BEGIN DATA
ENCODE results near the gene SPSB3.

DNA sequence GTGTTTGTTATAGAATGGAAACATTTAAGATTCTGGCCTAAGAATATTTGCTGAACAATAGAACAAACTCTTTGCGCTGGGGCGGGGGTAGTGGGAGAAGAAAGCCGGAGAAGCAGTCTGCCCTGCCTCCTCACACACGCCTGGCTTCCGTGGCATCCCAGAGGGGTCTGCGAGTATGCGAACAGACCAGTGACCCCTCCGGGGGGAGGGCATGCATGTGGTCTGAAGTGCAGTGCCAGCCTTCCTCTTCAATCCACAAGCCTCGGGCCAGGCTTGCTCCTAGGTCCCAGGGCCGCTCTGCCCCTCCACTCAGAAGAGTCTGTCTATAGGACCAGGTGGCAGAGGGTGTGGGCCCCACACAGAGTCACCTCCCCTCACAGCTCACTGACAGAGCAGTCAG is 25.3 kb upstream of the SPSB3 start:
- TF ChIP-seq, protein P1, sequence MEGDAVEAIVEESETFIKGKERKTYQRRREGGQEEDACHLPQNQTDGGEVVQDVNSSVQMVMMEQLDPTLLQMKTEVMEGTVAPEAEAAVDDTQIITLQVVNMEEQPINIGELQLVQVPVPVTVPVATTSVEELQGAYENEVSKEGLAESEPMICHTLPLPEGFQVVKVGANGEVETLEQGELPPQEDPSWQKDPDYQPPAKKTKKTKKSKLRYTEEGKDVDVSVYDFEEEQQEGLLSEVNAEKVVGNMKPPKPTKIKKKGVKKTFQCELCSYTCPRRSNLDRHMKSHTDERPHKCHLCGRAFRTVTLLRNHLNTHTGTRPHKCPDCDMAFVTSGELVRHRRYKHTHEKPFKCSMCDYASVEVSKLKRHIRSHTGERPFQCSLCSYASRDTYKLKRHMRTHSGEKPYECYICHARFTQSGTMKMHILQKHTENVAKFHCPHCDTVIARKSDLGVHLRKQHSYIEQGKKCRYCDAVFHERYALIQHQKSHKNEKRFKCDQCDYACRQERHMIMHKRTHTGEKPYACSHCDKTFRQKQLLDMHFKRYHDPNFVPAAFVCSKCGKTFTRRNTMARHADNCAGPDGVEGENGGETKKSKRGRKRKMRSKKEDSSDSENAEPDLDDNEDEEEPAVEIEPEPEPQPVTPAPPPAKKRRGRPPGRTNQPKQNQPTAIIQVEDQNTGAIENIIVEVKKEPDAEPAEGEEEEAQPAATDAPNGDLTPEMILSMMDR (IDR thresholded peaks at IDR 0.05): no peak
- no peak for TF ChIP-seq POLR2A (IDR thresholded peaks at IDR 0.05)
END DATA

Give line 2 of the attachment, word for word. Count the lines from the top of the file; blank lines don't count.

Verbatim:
DNA sequence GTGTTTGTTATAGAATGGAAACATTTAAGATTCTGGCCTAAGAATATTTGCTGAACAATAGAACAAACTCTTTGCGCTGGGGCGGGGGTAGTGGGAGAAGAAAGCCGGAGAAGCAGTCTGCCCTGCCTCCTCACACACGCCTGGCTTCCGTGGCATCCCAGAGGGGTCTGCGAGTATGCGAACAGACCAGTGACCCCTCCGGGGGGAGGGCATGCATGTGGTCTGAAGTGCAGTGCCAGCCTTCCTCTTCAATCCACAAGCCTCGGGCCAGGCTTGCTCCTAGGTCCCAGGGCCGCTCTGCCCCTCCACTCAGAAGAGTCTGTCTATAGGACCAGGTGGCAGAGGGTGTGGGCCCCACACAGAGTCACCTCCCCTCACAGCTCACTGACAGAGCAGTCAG is 25.3 kb upstream of the SPSB3 start: